With no stimulus bill and the last FOMC meeting before the election, it was an important time for the market to get something from the Fed. Ultimately, the adjusted the language on inflation, which was expected and the dot plot showed ZIRP to 2023, but was it enough. As the press conference kicked off, the market appeared to be in a good mood. That began to change as large sell orders rolled in on the SPDR S&P 500 ETF Trust (SPY) just after the presser began and the market eventually rolled over. Looks like the selling climate is still intact for a while longer.
Now here’s the rest of the news:
The Bankruptcy They’re Afraid to Tell You About…
A record 45 U.S. companies worth at least $1 billion have filed for bankruptcy so far this year.
That’s about 20% MORE big bankruptcies than the number that occurred during the same period after the 2008 financial crisis.
But what’s so surprising to me is that nearly every media outlet is almost completely ignoring the even bigger bankruptcy story – which is going to have a massive impact on you and your money over the next few years.
September 17, 2019
As we discussed yesterday, there are Specific Secrets to the Handling of Difficult People
Everyone knows the policy, “the customer is always right.” Unfortunately, the most difficult ones make it a point to rub this in your face.
Because the field of customer service is not a walk in the park, there will be times when you are shouted at, or even hurled harsh words by clients who aren’t satisfied. And today we’ll focus on the five ways to rise above it so that you don’t break down, too. Handling Difficult Customers:
- Get to the root of the problem. You can find out by being calm with the client, no matter how irritable (s)he is. Ask the client to explain the situation to you. Don’t interrupt and try to defend yourself, nor correct him/her while (s)he’s explaining. Wait for him/her to finish before thinking of the possible solutions to his/her problem. Ask the customer how (s)he wants the problem to be resolved. Difficult customers who leave with a bad experience often make it a point to blab about it to other people.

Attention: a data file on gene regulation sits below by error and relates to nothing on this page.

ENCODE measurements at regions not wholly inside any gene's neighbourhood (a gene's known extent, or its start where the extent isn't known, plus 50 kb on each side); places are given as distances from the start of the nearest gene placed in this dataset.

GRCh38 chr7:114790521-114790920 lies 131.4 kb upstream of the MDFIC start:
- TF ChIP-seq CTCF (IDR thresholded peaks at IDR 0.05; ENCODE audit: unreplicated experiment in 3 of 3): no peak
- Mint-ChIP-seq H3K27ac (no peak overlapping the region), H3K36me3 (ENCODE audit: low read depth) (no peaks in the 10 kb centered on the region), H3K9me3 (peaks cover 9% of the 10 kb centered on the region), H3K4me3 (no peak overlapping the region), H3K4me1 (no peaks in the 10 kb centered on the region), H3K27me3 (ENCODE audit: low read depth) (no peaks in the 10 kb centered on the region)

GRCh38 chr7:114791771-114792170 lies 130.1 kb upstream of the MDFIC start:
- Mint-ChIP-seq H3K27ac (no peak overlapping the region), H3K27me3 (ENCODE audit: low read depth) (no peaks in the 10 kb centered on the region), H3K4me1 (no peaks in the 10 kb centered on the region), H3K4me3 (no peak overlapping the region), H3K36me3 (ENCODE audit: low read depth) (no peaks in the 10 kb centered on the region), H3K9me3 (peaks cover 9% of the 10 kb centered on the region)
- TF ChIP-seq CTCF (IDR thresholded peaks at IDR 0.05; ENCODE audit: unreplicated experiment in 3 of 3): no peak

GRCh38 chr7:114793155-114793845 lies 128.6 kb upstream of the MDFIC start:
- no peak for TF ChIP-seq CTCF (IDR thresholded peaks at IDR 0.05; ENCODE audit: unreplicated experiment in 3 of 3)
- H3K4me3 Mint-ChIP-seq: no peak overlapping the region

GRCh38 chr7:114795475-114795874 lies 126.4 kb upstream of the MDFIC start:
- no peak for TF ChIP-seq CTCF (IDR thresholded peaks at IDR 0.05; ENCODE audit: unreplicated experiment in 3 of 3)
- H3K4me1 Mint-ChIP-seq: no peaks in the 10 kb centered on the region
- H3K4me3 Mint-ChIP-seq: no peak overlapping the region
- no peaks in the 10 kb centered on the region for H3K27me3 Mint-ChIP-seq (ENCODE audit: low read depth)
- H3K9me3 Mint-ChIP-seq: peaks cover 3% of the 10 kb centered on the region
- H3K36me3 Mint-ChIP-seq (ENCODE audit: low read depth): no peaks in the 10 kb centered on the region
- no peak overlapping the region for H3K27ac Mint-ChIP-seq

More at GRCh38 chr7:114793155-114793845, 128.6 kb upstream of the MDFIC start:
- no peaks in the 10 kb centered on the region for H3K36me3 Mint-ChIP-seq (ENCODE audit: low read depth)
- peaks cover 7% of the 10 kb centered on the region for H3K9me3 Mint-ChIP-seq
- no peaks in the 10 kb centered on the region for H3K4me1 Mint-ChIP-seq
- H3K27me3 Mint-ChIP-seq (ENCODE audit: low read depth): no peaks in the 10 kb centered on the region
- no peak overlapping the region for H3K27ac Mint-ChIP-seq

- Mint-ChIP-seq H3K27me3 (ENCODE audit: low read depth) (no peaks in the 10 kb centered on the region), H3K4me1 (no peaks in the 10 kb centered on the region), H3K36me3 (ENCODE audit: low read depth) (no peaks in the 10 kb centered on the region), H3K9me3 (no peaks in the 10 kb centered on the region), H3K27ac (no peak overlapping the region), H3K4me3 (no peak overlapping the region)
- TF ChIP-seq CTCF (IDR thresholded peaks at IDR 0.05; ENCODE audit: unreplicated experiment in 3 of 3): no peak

- Smile and be accommodating. Smiling confuses people. Being charming, friendly, and accommodating often alleviates the problem instantly. You need to express your empathy, and not make him/her feel you’re mocking him/her.
- Let him/her know that you understand. Clients appreciate people who feel their pain. When you do this, you can expect to have a much calmer discussion right after. Handling an irate customer is not so difficult if you know how to level with people. If you were in his/her shoes … you would be feeling the same way, right?
- Assure the client that you’re taking steps to resolve the issue. And when precisely this is expected to be solved. One thing clients hate most is continuously waiting for solutions that are not certain to happen.
- Offer a present. Make sure (s)he leaves your store in a good mood. It’s a small price to pay for a happy ending.
It doesn’t matter if your right or wrong … it only matters to the difficult customer that (s)he is satisfied with the resolve of the problem! 😉
September 17, 2018
September 17, 2017
Technically, this is the 17th, although just a few hours after “we left Halifax.” By the pictures, you can assume I did not return to Calgary. Everyone was invited! We discussed much earlier adding NFLD to the trip … as … I was going to spend a few extra days in St. John’s. Oh! Boy … was I ever glad I did. It was a real struggle, a few days later, to return to YYC. I’m looking forward to picking up where “we left off” in Halifax, on September 16th, 2017.
Just had to include these two above and below pictures … to remind myself of the extremes summer & winter can bring to Newfoundland.